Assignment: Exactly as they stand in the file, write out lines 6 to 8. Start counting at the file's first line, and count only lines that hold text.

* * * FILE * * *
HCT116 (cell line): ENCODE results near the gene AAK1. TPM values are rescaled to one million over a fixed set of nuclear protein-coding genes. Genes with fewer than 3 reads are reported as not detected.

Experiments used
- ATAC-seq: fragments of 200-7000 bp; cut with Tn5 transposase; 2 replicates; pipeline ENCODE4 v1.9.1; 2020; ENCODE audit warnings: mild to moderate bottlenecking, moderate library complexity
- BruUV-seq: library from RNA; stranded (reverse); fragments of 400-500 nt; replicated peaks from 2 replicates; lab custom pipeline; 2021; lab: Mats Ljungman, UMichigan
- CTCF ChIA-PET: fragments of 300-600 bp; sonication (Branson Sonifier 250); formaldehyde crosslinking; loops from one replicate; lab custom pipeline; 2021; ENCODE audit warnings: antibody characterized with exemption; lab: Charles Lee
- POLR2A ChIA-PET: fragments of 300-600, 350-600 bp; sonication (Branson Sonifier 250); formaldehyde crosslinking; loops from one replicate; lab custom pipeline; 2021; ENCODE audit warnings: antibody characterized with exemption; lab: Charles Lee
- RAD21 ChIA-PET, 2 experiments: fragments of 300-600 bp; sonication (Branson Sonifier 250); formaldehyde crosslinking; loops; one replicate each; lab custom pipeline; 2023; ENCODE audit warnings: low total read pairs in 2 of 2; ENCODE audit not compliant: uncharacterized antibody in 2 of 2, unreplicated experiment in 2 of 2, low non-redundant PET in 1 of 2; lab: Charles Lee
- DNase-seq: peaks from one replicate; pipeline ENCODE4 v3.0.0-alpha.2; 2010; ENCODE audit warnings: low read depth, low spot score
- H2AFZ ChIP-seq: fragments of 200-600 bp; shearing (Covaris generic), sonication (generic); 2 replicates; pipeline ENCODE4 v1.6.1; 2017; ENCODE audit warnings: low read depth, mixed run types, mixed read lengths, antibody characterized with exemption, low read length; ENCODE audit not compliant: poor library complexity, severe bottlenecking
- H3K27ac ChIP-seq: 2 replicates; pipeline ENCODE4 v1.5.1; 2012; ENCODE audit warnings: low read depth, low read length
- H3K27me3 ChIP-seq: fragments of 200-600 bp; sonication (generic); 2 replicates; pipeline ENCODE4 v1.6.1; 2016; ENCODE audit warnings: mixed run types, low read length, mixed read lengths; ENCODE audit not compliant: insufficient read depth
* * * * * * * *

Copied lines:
- POLR2A ChIA-PET: fragments of 300-600, 350-600 bp; sonication (Branson Sonifier 250); formaldehyde crosslinking; loops from one replicate; lab custom pipeline; 2021; ENCODE audit warnings: antibody characterized with exemption; lab: Charles Lee
- RAD21 ChIA-PET, 2 experiments: fragments of 300-600 bp; sonication (Branson Sonifier 250); formaldehyde crosslinking; loops; one replicate each; lab custom pipeline; 2023; ENCODE audit warnings: low total read pairs in 2 of 2; ENCODE audit not compliant: uncharacterized antibody in 2 of 2, unreplicated experiment in 2 of 2, low non-redundant PET in 1 of 2; lab: Charles Lee
- DNase-seq: peaks from one replicate; pipeline ENCODE4 v3.0.0-alpha.2; 2010; ENCODE audit warnings: low read depth, low spot score